In this post I will be discussing briefly what goes into the making of such virtual tours. Firstly, you will need the following: -
- A camera with good lens. Image resolution is not very important. Even 3 MP would do. I used Nikon COOLPIX P500. Normal cameras can be used for making cylindrical panoramas, whereas special Fish-eye lens are available for spherical panoramas.
- A good, stable tripod. If you want to purchase these gadgets, you can find some latest deals by clicking this advt below.
- A software for stitching (or weaving) the individual images of panorama. I used Panorama Maker 6, which has a 15 day trial period.
- A website for hosting the panoramas. I tried a free website initially called Panogio. Individual panoramas can be easily uploaded on it. Then I shifted to another paid website called Virtual Tour Architect which provides much better features.
Okay, here's how you start about.
1. Decide the location where you would like to take the panorama shots. The location should be chosen with care. Avoid small rooms or places where certain objects are located close by as they are difficult to stitch into a panorama. Also spots where one side is exposed to bright sun and another side is in the dark are difficult (though not impossible) to stitch. (Check Tip # 1)
3. Shooting: Shoot the first pic and rotate the camera by a small angle of say 30 deg. horizontally to take the second pic. A considerable amount of the first pic should overlap with the next pic in order to stitch the panorama. Do so continuously until you complete a whole circle such that a part of the last pic overlaps with the first pic. It is not always necessary to rotate by the same angle but maintaining an approximate angle of 30 deg. leads to 12-13 pics. Setting up the tripod and taking the pics at one location takes about 5-10 mins based on your expertise.
4. Stitching using a Panorama weaving software: Transfer the images from the camera to your PC and use a Panorama stitching software (I used Panorama Maker 6) to weave the panoramic image. Initially stitch the image using Auto-stitch option and in case of finer adjustments use the manual stitch option to adjust the nodal points and blending. Also try out other options like Align points and Preview the panorama before saving it as a .jpeg file.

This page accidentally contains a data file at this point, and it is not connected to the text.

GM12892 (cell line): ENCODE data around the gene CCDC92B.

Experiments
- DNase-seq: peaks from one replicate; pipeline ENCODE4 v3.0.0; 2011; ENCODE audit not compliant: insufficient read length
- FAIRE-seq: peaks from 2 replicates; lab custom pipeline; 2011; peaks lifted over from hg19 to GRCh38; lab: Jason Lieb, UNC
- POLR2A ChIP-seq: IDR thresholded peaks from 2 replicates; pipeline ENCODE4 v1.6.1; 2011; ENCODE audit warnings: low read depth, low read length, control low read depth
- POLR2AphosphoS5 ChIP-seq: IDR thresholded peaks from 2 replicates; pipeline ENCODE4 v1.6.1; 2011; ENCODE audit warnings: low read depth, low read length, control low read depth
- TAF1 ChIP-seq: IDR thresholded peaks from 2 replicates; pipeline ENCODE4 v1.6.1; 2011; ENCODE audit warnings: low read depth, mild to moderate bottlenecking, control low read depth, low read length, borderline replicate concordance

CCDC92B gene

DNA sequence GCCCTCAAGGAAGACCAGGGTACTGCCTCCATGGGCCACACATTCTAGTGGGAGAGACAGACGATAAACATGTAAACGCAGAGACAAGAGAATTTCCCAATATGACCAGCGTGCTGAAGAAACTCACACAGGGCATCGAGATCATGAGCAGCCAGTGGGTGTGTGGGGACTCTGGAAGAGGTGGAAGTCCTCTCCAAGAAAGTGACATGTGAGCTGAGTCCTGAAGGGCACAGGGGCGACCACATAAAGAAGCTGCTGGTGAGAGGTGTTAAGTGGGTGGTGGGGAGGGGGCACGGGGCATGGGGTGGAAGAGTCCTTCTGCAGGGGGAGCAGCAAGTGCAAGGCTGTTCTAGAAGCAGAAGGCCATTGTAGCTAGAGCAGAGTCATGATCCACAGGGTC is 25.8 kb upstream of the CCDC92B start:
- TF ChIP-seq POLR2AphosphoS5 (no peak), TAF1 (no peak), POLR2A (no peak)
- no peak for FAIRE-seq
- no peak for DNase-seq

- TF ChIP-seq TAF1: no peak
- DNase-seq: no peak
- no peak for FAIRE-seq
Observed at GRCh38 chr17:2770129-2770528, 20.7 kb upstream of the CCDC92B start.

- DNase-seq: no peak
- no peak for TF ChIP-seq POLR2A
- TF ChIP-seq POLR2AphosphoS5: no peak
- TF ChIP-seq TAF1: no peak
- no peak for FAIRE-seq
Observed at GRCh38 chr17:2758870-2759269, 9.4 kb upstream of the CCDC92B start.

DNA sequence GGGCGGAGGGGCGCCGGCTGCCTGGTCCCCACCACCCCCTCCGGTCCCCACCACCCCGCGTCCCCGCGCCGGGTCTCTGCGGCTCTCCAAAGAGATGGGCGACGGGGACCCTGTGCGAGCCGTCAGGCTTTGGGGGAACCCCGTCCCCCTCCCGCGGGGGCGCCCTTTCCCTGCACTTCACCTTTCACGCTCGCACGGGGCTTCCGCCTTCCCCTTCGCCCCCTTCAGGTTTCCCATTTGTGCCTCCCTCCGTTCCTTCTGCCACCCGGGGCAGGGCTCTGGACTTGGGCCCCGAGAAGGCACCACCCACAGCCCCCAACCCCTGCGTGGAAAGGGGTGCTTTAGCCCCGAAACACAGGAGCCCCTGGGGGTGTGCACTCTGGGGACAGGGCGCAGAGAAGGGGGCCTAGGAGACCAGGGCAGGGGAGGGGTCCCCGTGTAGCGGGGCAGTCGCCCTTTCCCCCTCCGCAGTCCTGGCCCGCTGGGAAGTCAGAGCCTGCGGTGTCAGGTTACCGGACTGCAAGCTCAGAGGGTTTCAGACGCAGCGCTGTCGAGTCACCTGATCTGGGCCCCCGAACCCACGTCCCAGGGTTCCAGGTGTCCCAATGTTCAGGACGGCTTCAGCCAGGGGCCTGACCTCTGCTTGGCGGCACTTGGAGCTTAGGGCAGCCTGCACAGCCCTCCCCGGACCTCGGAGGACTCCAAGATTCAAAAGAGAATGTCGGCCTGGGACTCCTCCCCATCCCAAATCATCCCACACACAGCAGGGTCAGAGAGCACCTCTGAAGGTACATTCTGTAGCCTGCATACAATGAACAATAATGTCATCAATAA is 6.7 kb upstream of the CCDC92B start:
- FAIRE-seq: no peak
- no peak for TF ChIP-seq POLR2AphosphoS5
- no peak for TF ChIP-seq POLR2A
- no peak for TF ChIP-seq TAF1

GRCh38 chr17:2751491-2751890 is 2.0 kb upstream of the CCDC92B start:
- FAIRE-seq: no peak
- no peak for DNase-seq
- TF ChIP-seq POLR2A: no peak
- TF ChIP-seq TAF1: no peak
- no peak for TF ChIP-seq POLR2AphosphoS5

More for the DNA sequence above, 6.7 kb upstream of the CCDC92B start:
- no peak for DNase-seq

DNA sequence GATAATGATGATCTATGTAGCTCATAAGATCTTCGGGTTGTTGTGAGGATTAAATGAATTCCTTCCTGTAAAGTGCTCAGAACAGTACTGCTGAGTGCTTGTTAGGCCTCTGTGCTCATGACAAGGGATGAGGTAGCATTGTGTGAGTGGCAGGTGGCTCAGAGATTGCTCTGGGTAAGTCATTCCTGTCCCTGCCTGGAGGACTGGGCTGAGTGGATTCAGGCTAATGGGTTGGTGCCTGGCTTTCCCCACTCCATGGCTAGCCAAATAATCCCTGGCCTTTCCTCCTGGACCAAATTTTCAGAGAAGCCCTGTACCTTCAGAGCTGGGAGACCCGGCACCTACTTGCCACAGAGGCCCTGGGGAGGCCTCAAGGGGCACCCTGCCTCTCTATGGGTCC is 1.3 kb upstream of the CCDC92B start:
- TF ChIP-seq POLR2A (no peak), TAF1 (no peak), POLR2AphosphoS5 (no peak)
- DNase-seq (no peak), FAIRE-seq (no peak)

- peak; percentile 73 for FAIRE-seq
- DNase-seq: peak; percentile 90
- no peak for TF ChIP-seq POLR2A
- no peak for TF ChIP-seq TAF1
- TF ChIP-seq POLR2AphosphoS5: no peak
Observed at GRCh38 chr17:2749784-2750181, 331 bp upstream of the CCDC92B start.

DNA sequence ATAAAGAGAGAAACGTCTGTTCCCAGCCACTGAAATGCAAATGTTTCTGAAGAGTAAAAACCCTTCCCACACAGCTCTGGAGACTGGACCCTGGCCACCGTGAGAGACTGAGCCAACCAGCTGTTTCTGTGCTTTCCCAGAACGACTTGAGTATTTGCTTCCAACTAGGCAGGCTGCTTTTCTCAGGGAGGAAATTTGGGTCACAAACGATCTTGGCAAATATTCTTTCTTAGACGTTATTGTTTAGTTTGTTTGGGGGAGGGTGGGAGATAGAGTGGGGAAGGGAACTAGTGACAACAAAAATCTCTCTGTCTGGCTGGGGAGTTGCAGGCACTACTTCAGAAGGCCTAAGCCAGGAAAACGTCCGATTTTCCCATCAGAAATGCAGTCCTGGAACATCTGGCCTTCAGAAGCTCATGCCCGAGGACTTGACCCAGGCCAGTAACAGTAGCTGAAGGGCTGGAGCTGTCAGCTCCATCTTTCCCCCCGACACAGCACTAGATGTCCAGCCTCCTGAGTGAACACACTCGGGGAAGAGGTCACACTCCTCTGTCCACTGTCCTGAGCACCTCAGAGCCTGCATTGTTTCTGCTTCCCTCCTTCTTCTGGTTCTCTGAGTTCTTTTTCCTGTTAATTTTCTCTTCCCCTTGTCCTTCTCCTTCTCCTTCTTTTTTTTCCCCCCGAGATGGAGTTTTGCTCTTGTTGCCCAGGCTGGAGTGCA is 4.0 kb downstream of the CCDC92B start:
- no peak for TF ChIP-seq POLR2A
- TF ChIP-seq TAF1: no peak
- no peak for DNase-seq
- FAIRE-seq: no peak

5. Hosting the panorama: Hosting individual panoramas on free websites is easy. Check this out. In case you want to make an integrated tour like the one you saw at the start of this blog, then you would have to use a paid site like Virtual Tour Architect. Watch this video to understand few basic features.
Based on my experience, here are some more tips for making good panoramas:
- Dealing with bright and dark shots in the same panorama: Choose a starting location that is directly opposite to the direction of sun. It helps to stitch the images later. Also, use manual settings.
- Good start: A job well begun is half done. So if the photos are taken properly, i.e. they blend well with one-another, then photo-stitching is easy. Most of the time auto-stitching suffices.
- Avoid moving objects: Try to avoid moving objects, especially people because this can lead to distortion of some of their body parts. Check this out.
Thank you for reading this post. Do leave your feedback in the comments below or mail me.